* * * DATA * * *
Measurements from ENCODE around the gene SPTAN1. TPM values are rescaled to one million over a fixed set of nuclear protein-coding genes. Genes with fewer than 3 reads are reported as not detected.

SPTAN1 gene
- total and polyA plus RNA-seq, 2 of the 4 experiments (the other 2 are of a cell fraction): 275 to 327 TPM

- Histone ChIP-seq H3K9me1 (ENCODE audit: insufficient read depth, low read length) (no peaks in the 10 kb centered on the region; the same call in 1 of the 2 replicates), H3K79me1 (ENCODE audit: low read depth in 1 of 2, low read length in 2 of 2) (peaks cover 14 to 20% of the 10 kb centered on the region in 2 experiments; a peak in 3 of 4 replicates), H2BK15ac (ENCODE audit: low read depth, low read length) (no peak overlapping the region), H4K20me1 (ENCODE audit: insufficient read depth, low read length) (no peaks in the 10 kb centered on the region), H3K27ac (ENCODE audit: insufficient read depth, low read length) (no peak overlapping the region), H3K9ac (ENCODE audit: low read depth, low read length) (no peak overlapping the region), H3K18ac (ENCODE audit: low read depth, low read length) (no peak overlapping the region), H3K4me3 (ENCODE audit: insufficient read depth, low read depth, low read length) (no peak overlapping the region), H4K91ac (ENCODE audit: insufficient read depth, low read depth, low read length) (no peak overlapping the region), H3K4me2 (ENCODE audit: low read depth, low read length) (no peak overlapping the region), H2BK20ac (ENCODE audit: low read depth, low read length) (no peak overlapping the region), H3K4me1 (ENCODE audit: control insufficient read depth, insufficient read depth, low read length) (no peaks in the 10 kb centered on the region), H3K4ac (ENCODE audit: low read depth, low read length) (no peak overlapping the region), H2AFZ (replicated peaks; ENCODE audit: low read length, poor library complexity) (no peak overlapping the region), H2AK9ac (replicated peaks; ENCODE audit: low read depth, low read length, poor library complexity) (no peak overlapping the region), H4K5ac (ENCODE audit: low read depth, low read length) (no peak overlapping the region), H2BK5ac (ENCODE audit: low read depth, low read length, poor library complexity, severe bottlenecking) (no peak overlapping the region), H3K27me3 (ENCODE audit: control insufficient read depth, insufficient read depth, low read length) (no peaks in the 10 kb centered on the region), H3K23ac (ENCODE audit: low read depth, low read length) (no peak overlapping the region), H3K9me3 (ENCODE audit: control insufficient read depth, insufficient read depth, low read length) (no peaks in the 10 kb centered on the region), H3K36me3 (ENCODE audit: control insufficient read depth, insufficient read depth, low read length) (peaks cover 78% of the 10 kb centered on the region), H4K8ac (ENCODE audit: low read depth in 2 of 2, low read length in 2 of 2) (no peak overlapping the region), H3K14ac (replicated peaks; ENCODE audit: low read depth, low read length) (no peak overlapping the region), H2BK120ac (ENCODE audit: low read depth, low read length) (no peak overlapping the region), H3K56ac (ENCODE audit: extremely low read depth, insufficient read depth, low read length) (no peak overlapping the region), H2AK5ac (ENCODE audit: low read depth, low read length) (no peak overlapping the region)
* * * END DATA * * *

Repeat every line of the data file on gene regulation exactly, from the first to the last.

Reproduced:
Measurements from ENCODE around the gene SPTAN1. TPM values are rescaled to one million over a fixed set of nuclear protein-coding genes. Genes with fewer than 3 reads are reported as not detected.

SPTAN1 gene
- total and polyA plus RNA-seq, 2 of the 4 experiments (the other 2 are of a cell fraction): 275 to 327 TPM

- Histone ChIP-seq H3K9me1 (ENCODE audit: insufficient read depth, low read length) (no peaks in the 10 kb centered on the region; the same call in 1 of the 2 replicates), H3K79me1 (ENCODE audit: low read depth in 1 of 2, low read length in 2 of 2) (peaks cover 14 to 20% of the 10 kb centered on the region in 2 experiments; a peak in 3 of 4 replicates), H2BK15ac (ENCODE audit: low read depth, low read length) (no peak overlapping the region), H4K20me1 (ENCODE audit: insufficient read depth, low read length) (no peaks in the 10 kb centered on the region), H3K27ac (ENCODE audit: insufficient read depth, low read length) (no peak overlapping the region), H3K9ac (ENCODE audit: low read depth, low read length) (no peak overlapping the region), H3K18ac (ENCODE audit: low read depth, low read length) (no peak overlapping the region), H3K4me3 (ENCODE audit: insufficient read depth, low read depth, low read length) (no peak overlapping the region), H4K91ac (ENCODE audit: insufficient read depth, low read depth, low read length) (no peak overlapping the region), H3K4me2 (ENCODE audit: low read depth, low read length) (no peak overlapping the region), H2BK20ac (ENCODE audit: low read depth, low read length) (no peak overlapping the region), H3K4me1 (ENCODE audit: control insufficient read depth, insufficient read depth, low read length) (no peaks in the 10 kb centered on the region), H3K4ac (ENCODE audit: low read depth, low read length) (no peak overlapping the region), H2AFZ (replicated peaks; ENCODE audit: low read length, poor library complexity) (no peak overlapping the region), H2AK9ac (replicated peaks; ENCODE audit: low read depth, low read length, poor library complexity) (no peak overlapping the region), H4K5ac (ENCODE audit: low read depth, low read length) (no peak overlapping the region), H2BK5ac (ENCODE audit: low read depth, low read length, poor library complexity, severe bottlenecking) (no peak overlapping the region), H3K27me3 (ENCODE audit: control insufficient read depth, insufficient read depth, low read length) (no peaks in the 10 kb centered on the region), H3K23ac (ENCODE audit: low read depth, low read length) (no peak overlapping the region), H3K9me3 (ENCODE audit: control insufficient read depth, insufficient read depth, low read length) (no peaks in the 10 kb centered on the region), H3K36me3 (ENCODE audit: control insufficient read depth, insufficient read depth, low read length) (peaks cover 78% of the 10 kb centered on the region), H4K8ac (ENCODE audit: low read depth in 2 of 2, low read length in 2 of 2) (no peak overlapping the region), H3K14ac (replicated peaks; ENCODE audit: low read depth, low read length) (no peak overlapping the region), H2BK120ac (ENCODE audit: low read depth, low read length) (no peak overlapping the region), H3K56ac (ENCODE audit: extremely low read depth, insufficient read depth, low read length) (no peak overlapping the region), H2AK5ac (ENCODE audit: low read depth, low read length) (no peak overlapping the region)